Monthly Archives: September 2014


The men brought their paralyzed friend to Jesus because they had faith Jesus could heal him. When the crowd was so large they couldn’t get inside to where Jesus was, they cut a hole in the ceiling and lowered their friend right in front of Jesus. (Matt 9, Mark 2, Luke 5)

What did Jesus do? He forgave the crippled man’s sins. In this act, we see where Jesus places his priorities.

It reminded me of the prayer boards in many Sunday School rooms, and prayer lines active in many churches. They are full of requests for God’s intervention for every ailment known to man:

Pray for Susie’s sinus problems. Bill’s cancer, Clyde’s cough, June’s surgery, Donna’s new job.

God wants us to bring our requests to him and I am not criticizing anyone for praying for another. It’s our responsibility and our privilege to bring our requests to the Lord. But if our priorities were the same as Jesus, wouldn’t our prayer boards be at least equally filled with requests for the salvation of souls:

Pray for Sandy as she has lunch with her cousin on Tuesday, pray for the cousin that her heart would be open and she would be willing to listen. For Chuck as he goes fishing with his coworker. For Laura as she witnesses to her husband.

Oh, Jesus healed the crippled man. And he still answers our prayers for physical needs. But physical healing is still a temporary fix. A repentant heart is a healing that is eternal.

Let’s pray. Pray for the health and physical healing of our loved ones. Jesus reveals himself through those answered prayers. But let’s not neglect the more important thing: the salvation of souls.

Father, I pray for those in my life who are facing physical challenges, emotional problems, relationship difficulties. Reveal yourself in their healing and may Jesus be praised. But I would pray for those who don’t know you. I pray for broken hearts when faced with the reality of sin, I pray for the softening of hardened hearts, for ears that will listen. May your Holy Spirit have free reign in the hearts of…. and …. today and may they come to the Savior to receive the healing that will last eternally. Show me what role I can play in their salvation, and may you find me faithful for Jesus’ sake.

Stay Or Go?

The people wanted Jesus to stay. They were amazed at his teaching, and their diseases were being healed. They probably would have made him king. People from all over, from many nations, were flocking to Jesus. His reputation was spreading like wildfire. (Mark 1, Luke 4, Matthew 4)

So why didn’t Jesus stay? Why didn’t he set up shop right there in Capernaum, preach what he wanted to preach, heal everyone who came to him? It sure would have been easier than the course he chose: the dusty roads, the danger, hot, sandy deserts, and rough seas.

What is God saying to us today through Jesus’ example? Maybe he’s calling you to go to a foreign country to share the Good News of Jesus Christ. Maybe he’s nudging you to walk across the street and share him with your neighbor. I’m pretty sure he’s not calling you to sit in your recliner and wait for someone to knock on your door.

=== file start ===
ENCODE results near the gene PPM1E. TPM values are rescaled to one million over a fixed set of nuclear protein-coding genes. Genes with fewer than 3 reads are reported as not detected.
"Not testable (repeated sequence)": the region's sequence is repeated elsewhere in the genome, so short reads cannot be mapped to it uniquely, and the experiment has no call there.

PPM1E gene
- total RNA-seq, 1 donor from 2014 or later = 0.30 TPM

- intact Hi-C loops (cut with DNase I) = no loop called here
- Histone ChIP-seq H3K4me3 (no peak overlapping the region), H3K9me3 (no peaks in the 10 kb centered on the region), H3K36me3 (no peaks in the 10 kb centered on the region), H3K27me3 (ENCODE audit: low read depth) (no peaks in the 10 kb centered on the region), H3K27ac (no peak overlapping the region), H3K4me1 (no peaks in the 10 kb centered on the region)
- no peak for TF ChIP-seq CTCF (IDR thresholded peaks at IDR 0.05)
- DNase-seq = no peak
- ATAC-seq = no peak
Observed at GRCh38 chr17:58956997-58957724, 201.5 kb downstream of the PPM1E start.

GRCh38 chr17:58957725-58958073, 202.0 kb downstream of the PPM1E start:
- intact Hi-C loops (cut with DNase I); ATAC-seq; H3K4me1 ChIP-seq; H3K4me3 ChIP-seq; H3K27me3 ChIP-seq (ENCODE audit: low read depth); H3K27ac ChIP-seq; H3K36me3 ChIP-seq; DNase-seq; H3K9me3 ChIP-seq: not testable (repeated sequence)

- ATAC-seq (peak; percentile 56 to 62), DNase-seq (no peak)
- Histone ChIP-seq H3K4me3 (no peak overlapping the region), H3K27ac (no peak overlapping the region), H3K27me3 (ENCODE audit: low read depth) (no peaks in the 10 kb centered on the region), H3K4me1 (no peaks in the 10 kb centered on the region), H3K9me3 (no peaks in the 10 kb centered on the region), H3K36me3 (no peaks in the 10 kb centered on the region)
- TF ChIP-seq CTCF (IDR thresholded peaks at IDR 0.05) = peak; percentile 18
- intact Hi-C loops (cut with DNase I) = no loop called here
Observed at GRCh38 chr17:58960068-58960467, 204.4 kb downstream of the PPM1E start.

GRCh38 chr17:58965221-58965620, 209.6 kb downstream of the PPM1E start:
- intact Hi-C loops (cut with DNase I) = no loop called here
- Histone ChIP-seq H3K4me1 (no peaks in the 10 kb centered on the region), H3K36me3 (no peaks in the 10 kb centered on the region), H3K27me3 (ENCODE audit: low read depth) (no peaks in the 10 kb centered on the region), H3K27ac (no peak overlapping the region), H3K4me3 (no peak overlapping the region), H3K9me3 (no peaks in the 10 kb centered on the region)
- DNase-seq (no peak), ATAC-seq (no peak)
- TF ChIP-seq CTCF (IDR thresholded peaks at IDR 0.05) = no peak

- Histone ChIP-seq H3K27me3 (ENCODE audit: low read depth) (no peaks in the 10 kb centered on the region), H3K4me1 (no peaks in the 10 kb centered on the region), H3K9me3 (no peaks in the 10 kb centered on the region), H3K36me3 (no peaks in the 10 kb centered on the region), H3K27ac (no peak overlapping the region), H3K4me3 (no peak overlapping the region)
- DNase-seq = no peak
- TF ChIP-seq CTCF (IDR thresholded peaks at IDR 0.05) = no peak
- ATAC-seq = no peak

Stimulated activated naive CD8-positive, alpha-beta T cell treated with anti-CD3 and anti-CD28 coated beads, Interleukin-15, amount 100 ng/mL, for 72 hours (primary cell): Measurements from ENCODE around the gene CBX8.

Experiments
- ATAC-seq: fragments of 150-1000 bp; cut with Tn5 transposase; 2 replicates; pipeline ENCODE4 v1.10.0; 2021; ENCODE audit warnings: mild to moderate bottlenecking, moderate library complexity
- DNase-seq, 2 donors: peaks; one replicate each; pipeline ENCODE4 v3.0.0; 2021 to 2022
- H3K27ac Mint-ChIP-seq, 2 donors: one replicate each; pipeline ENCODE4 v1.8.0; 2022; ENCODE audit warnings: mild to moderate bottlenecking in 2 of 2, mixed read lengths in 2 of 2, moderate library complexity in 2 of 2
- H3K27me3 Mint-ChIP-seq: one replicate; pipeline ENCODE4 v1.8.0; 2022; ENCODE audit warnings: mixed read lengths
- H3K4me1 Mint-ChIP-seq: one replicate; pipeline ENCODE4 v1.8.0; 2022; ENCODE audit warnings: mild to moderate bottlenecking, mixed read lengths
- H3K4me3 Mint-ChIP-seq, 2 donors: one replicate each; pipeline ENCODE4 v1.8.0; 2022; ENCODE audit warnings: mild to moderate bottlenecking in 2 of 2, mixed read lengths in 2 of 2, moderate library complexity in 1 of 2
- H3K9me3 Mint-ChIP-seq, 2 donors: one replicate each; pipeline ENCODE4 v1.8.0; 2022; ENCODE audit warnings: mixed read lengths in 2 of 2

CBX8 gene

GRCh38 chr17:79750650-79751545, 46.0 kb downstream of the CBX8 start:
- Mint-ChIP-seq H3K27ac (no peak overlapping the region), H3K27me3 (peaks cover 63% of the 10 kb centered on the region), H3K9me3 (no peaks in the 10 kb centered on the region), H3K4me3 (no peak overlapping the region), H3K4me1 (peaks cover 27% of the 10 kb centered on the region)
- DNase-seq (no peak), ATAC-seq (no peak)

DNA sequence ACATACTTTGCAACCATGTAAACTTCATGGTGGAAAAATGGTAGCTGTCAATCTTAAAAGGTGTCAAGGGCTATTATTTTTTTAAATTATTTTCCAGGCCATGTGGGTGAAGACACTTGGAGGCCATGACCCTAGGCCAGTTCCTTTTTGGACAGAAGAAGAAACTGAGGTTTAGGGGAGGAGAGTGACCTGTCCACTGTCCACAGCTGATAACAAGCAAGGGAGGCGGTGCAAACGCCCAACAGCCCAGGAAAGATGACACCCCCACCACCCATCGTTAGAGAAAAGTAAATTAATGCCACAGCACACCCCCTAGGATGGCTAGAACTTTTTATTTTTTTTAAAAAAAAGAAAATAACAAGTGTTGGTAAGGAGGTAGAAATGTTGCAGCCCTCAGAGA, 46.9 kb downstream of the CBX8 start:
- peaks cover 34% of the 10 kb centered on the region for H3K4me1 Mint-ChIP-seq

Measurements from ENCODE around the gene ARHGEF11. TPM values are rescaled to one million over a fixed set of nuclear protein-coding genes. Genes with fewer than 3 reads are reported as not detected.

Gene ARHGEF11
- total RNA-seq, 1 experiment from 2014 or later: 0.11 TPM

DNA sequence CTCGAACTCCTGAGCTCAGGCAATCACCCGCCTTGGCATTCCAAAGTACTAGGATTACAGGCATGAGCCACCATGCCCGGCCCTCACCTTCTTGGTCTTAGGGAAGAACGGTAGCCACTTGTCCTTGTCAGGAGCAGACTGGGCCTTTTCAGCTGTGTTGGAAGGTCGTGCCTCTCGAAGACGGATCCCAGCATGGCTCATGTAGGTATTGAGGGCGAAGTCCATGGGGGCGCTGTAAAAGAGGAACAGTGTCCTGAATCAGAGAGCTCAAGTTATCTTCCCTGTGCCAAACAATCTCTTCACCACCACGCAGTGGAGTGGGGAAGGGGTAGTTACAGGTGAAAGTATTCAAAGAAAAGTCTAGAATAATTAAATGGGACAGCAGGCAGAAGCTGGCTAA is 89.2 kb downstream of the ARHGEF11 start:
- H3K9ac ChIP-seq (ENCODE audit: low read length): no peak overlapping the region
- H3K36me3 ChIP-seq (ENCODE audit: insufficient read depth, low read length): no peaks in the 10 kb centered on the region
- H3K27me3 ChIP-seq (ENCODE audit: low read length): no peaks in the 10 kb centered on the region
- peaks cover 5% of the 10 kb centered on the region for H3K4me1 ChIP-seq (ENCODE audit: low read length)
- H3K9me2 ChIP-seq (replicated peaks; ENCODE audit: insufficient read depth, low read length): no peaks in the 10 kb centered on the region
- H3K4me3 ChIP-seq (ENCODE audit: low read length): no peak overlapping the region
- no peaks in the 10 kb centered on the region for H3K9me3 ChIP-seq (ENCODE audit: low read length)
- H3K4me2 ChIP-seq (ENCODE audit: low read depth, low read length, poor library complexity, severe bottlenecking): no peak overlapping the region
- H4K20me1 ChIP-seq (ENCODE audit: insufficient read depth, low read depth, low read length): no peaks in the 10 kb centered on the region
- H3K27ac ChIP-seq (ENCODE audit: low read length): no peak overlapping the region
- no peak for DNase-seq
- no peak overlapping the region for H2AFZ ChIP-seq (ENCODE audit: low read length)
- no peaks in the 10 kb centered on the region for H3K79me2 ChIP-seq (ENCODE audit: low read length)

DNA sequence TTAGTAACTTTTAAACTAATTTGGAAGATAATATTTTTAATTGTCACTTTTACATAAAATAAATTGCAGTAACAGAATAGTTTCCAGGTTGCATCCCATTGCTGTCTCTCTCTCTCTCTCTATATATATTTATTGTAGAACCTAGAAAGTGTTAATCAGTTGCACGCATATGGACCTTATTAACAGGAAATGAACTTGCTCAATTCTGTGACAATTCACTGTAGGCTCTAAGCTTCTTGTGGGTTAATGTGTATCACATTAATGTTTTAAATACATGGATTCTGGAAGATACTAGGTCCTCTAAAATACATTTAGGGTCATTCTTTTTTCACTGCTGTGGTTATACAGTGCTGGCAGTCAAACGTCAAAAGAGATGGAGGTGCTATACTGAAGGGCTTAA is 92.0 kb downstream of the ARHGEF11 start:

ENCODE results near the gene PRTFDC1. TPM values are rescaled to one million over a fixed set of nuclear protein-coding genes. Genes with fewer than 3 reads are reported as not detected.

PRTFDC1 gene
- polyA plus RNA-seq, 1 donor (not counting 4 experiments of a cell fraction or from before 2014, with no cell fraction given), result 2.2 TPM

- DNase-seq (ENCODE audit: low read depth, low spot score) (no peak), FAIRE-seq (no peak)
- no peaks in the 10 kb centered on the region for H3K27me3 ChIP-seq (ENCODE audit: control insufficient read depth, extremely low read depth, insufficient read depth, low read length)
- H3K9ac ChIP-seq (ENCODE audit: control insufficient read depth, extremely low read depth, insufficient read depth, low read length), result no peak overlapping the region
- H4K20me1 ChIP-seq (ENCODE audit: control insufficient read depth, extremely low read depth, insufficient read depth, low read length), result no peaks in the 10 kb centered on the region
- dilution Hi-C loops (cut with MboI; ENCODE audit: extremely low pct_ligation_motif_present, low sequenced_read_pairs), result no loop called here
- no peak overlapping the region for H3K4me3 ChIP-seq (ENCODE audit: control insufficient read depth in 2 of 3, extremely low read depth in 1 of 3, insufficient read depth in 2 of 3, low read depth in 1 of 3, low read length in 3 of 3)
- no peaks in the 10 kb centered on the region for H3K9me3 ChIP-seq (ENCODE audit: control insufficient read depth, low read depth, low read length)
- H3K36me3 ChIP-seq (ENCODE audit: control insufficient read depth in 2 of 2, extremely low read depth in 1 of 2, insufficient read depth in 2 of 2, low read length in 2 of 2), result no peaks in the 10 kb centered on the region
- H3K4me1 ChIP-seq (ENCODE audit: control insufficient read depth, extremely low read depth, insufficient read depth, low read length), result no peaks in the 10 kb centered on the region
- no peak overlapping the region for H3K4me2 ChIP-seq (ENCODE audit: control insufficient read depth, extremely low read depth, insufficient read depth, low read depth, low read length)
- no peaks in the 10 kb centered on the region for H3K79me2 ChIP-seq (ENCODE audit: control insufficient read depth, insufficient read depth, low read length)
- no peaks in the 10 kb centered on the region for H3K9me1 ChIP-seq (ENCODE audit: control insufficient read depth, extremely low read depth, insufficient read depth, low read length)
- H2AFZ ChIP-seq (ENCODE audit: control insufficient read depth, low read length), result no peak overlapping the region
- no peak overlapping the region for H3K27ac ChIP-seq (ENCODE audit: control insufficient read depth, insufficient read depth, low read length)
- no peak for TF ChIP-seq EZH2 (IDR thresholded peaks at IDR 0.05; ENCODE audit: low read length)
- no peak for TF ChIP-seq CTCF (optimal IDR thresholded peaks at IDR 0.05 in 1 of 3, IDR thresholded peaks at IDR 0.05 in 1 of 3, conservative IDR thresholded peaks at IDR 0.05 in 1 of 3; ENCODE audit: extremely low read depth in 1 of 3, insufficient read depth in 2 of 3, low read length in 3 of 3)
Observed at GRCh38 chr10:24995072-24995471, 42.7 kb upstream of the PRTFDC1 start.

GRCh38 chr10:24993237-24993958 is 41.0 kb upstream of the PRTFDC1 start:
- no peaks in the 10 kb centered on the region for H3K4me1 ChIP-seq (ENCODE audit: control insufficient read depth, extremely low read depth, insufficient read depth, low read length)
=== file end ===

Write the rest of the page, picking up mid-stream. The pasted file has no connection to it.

I think it’s also a message for our churches. Maybe we are wrong to focus our energy on making our churches attractive to sinners when God, by example, personally went to where the sinners were. Jesus went out and spoke to Samaritan women, lepers, and tax collectors. He didn’t wait for them to come to him, or orchestrate a rocking worship service to attract non-believers. There were no shortcuts in the course Jesus took.

So, dear one, are you going to stay where you are? Or are you going to get out there and befriend someone who needs the Savior, rub shoulders with sinners, reveal Jesus through your life choices and the words you speak?

Dear Jesus, thank you for your example to us today. May you find us who know you as our Savior walking where you walked, sharing the Gospel with neighbors and friends. May we never be satisfied with sitting on the sidelines, watching others do your will. May each of us obey your call, whether across the ocean or across the street, to lead a soul to their Savior. And thank you for promising to walk with us on our journey.

Jesus Gets Me

The birth of Jesus is undoubtedly the second most important event in history, the first being his death on the cross. (Read about his birth in Matthew 1 and Luke 2).

Jesus. God in the flesh. He chose to come into this world as a human, from the fertilized egg inside his mother, to the screaming little baby boy emerging from her body at birth. Did God choose this route to becoming human so he would know how it feels, so that he could experience things to better understand us?

Not a bit. He chose this so that we would believe he gets us. We can go to him and tell him about our financial woes, knowing he gets what it is to grow up poor. We can be assured he knows what physical pain is, what rejection is, what anger and temptation are. He gets me like no one ever could.

The truth is, he could always understand us humans from Adam on. The difference is, after Jesus, we can identify with him.

All of creation, everything about life is about God, created by him and for his pleasure. This one act, Jesus in the flesh, is about us. God loves us that much. And him becoming one of us proves that.